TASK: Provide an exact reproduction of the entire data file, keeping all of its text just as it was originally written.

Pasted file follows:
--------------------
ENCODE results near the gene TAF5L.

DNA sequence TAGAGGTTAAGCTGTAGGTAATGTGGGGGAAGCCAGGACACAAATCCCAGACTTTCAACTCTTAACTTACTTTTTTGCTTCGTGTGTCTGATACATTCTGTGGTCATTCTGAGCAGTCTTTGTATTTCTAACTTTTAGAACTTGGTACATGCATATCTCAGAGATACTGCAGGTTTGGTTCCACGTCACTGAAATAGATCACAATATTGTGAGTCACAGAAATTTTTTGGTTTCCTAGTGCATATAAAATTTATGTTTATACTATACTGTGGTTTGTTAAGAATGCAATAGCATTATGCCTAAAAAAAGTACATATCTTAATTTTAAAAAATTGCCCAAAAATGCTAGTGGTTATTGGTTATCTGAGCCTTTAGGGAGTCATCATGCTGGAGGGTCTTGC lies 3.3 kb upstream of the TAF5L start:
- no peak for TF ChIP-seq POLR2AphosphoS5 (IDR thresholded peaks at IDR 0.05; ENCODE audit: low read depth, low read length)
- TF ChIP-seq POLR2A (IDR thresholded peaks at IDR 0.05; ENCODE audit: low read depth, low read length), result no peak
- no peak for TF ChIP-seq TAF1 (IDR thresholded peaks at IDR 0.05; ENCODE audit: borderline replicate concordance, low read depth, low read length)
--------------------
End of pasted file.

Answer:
ENCODE results near the gene TAF5L.

DNA sequence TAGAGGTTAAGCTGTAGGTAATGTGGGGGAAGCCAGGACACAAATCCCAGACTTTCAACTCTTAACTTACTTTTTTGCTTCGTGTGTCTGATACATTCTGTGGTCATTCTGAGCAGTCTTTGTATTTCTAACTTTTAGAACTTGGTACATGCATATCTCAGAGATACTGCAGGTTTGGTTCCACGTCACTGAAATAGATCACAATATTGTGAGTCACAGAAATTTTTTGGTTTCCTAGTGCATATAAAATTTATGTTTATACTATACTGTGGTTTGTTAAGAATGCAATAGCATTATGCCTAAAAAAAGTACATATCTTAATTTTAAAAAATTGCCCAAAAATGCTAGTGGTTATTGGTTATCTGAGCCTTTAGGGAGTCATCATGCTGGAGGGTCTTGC lies 3.3 kb upstream of the TAF5L start:
- no peak for TF ChIP-seq POLR2AphosphoS5 (IDR thresholded peaks at IDR 0.05; ENCODE audit: low read depth, low read length)
- TF ChIP-seq POLR2A (IDR thresholded peaks at IDR 0.05; ENCODE audit: low read depth, low read length), result no peak
- no peak for TF ChIP-seq TAF1 (IDR thresholded peaks at IDR 0.05; ENCODE audit: borderline replicate concordance, low read depth, low read length)